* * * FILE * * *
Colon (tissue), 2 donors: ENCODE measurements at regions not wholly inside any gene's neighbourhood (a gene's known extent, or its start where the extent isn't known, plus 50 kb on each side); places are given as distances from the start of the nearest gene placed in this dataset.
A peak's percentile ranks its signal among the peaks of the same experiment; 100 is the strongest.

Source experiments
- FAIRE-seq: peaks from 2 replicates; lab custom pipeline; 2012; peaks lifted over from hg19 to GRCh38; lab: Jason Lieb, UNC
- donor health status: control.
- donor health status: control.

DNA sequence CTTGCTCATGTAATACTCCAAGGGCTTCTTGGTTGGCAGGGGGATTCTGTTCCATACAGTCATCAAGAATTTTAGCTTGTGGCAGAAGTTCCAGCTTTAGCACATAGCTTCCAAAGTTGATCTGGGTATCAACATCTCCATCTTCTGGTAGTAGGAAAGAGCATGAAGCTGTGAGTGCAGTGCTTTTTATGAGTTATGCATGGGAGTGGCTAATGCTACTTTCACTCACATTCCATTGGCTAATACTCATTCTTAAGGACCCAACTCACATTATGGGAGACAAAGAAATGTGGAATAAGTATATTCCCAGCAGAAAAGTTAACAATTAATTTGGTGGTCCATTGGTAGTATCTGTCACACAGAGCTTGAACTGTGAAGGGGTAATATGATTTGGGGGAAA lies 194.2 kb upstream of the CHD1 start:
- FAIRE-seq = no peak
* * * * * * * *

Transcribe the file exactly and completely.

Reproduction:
Colon (tissue), 2 donors: ENCODE measurements at regions not wholly inside any gene's neighbourhood (a gene's known extent, or its start where the extent isn't known, plus 50 kb on each side); places are given as distances from the start of the nearest gene placed in this dataset.
A peak's percentile ranks its signal among the peaks of the same experiment; 100 is the strongest.

Source experiments
- FAIRE-seq: peaks from 2 replicates; lab custom pipeline; 2012; peaks lifted over from hg19 to GRCh38; lab: Jason Lieb, UNC
- donor health status: control.
- donor health status: control.

DNA sequence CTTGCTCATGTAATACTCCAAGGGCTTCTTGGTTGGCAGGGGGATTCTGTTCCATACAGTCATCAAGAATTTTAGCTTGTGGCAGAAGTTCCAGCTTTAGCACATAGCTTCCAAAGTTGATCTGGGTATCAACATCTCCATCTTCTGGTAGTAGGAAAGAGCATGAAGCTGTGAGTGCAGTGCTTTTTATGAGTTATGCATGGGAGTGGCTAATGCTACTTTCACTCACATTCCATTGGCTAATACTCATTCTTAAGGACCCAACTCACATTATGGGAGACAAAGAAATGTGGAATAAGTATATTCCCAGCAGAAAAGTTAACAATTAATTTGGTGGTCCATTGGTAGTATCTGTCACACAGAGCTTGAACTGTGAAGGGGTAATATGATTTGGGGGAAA lies 194.2 kb upstream of the CHD1 start:
- FAIRE-seq = no peak